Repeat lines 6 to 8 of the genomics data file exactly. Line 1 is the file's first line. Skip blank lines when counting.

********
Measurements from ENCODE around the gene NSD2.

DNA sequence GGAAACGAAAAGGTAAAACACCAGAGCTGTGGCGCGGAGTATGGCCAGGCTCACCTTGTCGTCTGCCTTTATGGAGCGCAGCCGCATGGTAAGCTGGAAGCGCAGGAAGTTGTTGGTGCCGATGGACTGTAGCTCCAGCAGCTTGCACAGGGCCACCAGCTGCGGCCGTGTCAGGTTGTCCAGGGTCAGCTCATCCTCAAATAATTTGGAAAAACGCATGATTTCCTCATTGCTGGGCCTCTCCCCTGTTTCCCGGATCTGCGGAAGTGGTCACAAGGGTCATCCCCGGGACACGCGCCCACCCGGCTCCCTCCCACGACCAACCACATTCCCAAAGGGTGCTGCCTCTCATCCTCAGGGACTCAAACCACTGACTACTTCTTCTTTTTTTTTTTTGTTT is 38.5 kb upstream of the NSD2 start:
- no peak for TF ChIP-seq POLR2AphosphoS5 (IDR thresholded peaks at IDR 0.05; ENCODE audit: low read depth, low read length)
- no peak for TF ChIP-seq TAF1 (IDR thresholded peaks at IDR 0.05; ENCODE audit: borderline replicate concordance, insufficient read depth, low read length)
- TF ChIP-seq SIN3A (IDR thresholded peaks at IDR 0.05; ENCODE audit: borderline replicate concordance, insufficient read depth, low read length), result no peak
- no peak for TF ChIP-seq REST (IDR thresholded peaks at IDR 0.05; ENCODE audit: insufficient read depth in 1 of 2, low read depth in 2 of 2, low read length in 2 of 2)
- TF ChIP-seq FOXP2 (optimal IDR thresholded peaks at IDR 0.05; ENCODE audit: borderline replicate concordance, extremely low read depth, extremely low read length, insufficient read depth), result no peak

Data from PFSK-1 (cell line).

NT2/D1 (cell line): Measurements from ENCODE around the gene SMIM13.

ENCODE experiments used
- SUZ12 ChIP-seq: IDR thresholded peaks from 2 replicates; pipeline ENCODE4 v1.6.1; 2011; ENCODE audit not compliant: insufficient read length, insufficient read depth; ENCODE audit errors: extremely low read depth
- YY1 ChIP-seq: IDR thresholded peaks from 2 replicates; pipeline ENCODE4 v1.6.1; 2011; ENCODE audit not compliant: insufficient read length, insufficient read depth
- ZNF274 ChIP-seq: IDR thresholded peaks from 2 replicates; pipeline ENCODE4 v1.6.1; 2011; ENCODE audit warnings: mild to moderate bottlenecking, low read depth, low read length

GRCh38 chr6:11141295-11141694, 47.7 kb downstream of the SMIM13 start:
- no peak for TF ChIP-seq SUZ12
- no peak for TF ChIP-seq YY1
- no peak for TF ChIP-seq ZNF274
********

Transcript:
- no peak for TF ChIP-seq REST (IDR thresholded peaks at IDR 0.05; ENCODE audit: insufficient read depth in 1 of 2, low read depth in 2 of 2, low read length in 2 of 2)
- TF ChIP-seq FOXP2 (optimal IDR thresholded peaks at IDR 0.05; ENCODE audit: borderline replicate concordance, extremely low read depth, extremely low read length, insufficient read depth), result no peak

Data from PFSK-1 (cell line).